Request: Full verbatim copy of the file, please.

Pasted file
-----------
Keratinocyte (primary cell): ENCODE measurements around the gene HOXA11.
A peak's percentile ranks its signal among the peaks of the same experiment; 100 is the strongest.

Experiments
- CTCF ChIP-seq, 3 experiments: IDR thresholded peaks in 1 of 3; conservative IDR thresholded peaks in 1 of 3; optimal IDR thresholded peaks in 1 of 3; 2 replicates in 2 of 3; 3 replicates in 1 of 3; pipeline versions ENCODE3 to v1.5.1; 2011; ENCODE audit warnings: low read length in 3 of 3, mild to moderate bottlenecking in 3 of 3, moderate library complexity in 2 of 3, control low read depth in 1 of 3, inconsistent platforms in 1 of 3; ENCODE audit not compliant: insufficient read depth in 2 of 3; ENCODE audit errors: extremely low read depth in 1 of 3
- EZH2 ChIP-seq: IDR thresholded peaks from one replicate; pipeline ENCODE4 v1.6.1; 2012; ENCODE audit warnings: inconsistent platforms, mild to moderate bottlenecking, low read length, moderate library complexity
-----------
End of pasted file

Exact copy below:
Keratinocyte (primary cell): ENCODE measurements around the gene HOXA11.
A peak's percentile ranks its signal among the peaks of the same experiment; 100 is the strongest.

Experiments
- CTCF ChIP-seq, 3 experiments: IDR thresholded peaks in 1 of 3; conservative IDR thresholded peaks in 1 of 3; optimal IDR thresholded peaks in 1 of 3; 2 replicates in 2 of 3; 3 replicates in 1 of 3; pipeline versions ENCODE3 to v1.5.1; 2011; ENCODE audit warnings: low read length in 3 of 3, mild to moderate bottlenecking in 3 of 3, moderate library complexity in 2 of 3, control low read depth in 1 of 3, inconsistent platforms in 1 of 3; ENCODE audit not compliant: insufficient read depth in 2 of 3; ENCODE audit errors: extremely low read depth in 1 of 3
- EZH2 ChIP-seq: IDR thresholded peaks from one replicate; pipeline ENCODE4 v1.6.1; 2012; ENCODE audit warnings: inconsistent platforms, mild to moderate bottlenecking, low read length, moderate library complexity